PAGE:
Director’s Introduction - Albert Santoli
Asia America Initiative is devoted to global peacebuilding, especially in the Asia Pacific region. In our field programs, such as the Philippines, we emphasize interfaith efforts between Muslims, Christians, and tribal peoples. In our Washington office, our intern research teams are comprised of students from many countries and cultures. At the conclusion of our summer session, AAI’s Washington interns that hail from Singapore, Malaysia, Korea, the Philippines, and the United States share their perspectives on the current global milieu and their hopes for the future. This is the 2nd installment of the series.
Commentary Part 2 by Amanda Leong
At the end of the 20th Century, the U.S. stood as the world’s sole superpower after having brought the former Soviet Union to its knees with its military and economic prowess. Europe was forming its unified financial markets and China had only just begun its economic and military transformation. Other big powers today like India and Brazil were also still developing then. At that time, the essential elements of the Reagan Administration’s success in ending the Cold War centered on: a military that is strong and ready to meet both present and future challenges; a foreign policy that boldly and purposefully promotes American principles abroad; and a national leadership that accepts the United States’ global responsibilities.
Unfortunately, today’s world demands that these elements be reconsidered to ensure democracy and equity within the world’s nations, as well as U.S. influence on global peace and security. Until post 9/11, America has played a vital role as the world’s policeman in maintaining peace and security outside its territories, mainly Europe, Asia and the Middle East. However, in view of burgeoning new threats such as terrorism, nuclear warfare and climate change in an increasingly porous world, it is imperative that the U.S. exercises its power prudently.
Joseph Nye and Richard Armitage’s “smart power” concept proves useful here as it involves picking the right tool or combination of tools –military, economic, political, social and/or cultural diplomacy – at the right time. With that, the onus of bringing about global peace and security lies no longer lies on state governments, but also on non-conventional actors such as international bodies, NGOs, business councils, schools and religious organizations etc. This helps to ensure that power and influence are projected in ways that are cost-effective as well as politically and socially legitimate.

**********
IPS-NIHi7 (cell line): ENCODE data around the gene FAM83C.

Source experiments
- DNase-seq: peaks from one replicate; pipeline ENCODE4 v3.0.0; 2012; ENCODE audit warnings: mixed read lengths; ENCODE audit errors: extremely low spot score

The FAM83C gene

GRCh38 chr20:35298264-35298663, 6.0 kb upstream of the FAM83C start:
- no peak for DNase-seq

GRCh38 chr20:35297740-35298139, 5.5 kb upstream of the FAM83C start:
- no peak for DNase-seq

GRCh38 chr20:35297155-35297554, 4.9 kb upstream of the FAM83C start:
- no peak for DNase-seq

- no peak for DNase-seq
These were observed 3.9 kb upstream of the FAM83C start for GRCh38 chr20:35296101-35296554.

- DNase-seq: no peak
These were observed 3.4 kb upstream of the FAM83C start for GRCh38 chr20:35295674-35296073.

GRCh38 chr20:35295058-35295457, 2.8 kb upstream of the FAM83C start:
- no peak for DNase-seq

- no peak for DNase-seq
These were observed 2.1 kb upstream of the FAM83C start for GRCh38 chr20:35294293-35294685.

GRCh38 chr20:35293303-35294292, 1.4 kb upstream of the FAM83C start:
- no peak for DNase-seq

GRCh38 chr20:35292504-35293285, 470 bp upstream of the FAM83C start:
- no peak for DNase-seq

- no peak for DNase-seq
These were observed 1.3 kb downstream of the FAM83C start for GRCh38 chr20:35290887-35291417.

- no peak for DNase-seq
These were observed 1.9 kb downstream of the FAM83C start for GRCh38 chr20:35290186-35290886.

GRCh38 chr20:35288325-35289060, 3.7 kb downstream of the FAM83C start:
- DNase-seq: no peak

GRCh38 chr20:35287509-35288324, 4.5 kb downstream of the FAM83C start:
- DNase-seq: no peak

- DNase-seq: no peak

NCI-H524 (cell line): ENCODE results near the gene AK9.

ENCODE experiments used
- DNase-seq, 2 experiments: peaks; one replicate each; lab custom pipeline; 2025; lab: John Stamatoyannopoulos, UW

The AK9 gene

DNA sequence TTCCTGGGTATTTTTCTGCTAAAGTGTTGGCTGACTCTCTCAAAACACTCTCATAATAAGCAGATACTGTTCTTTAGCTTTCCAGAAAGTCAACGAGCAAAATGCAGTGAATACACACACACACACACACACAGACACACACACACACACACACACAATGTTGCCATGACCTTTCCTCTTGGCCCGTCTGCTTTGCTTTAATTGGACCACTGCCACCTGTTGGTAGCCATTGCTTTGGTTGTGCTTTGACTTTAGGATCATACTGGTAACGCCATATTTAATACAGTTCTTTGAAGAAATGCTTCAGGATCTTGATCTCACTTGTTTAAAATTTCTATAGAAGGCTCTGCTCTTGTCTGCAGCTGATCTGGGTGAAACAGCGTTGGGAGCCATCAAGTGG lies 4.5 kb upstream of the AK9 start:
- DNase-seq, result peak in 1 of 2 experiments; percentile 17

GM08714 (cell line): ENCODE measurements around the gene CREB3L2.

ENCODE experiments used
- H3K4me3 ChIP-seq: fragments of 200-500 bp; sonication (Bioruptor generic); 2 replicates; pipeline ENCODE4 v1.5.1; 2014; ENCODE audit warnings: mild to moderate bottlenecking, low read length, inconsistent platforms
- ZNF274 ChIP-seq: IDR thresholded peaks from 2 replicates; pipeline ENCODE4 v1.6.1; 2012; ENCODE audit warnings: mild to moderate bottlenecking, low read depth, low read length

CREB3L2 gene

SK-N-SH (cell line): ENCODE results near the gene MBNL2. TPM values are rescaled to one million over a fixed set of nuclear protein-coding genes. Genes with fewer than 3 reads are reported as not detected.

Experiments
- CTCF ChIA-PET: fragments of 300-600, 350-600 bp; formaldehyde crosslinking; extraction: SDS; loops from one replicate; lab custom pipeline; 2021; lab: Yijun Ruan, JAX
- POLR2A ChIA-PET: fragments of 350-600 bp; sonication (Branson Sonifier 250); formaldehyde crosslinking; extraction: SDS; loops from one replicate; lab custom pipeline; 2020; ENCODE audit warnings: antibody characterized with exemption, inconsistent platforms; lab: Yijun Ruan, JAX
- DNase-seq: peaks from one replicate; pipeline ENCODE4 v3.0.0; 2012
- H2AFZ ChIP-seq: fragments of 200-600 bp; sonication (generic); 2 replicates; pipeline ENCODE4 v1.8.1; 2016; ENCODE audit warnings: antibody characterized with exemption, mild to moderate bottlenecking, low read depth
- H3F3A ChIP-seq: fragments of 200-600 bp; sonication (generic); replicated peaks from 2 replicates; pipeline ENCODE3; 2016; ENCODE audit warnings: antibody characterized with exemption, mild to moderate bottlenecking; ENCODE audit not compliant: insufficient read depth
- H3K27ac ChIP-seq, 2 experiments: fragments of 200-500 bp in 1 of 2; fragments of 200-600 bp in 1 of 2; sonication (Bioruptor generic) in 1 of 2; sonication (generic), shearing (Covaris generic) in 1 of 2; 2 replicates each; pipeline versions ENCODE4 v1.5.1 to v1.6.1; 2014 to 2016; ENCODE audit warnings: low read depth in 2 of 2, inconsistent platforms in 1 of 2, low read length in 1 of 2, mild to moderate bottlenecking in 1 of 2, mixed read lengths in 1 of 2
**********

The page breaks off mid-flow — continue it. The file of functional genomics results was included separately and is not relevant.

With an increment of more than 100,000 troops in Afghanistan by the end of this summer, Defense Secretary Robert Gates recently announced that only a “small portion of the U.S. force…will begin to return home next year when an Obama administration deadline for the start of a troop pullout goes into effect.” While set at July 2011, Gates added that the rate of withdrawal is contingent on the security conditions in the country. Yet, as anti-American protests continue to surge in Kabul over the rising civilian death toll oftentimes caused by American or NATO military exercises, the administration ought to quickly relook and modify its strategy before the backlash spins out of control.
On the Korean Peninsula, there is also major instability based on potential aggression by North Korea in response to the South’s claim that the former was responsible for the March 2010 Cheonan sinking incident, The latter’s recent military exercises with the U.S, aimed at projecting a strong combined defense posture against the North has but also heightened the risk of belligerence from the nuclear state. Unfortunately, the U.S. government’s tightening of economic sanctions, alongside Secretary Clinton’s ruling out of any negotiations with the regime until it agreed to relinquish it nuclear weapons is likely to perpetuate this vicious cycle of antagonism, mistrust and non-cooperation, not forgetting how it has already pushed the regime further into alliances with other nuclear states such as China and Pakistan. With former President Kim Dae Jung’s “Sunshine Policy” to open relations with the North also having failed to bring the Communist regime to the democratic roadmap, one really wonders what possible track might be left that will bring respite to the country, economy and its people.
Theodore Roosevelt once contended that the U.S. is obliged to stop “chronic wrongdoing” for the simple reason that nobody else will do the job. At that time however, America was on the rise to becoming a world power, riding on its natural resources and industrial production might. Its system of democratic capitalism was also a shining model for the world, while Western Europe’s power was on the decline. Today, while many in the world may still regard America as “the indispensible nation” as Madeleine Albright puts it, the country seems to be in a similar situation that overstretched Europe had been in a century ago. As a world power with a historical legacy of democracy based on rule of law, I argue that the U.S. ought to diversify its foreign policy or risk losing its moral leadership stature in addition to the significant economic clout it has lost due to the recent financial crisis and its many prolonged global wars.
Here, I recommend that the U.S. consider engaging more non-state actors to help failed states progress towards the democratic roadmap, albeit one that the recipient countries must decide and come to a consensus based on their political beliefs and cultural identities. Unless the administration devotes more attention to civil society development and human empowerment, whether directly or indirectly, international peace and security will continue to remain as nebulous as it is now.
AAI Intern, Summer 2010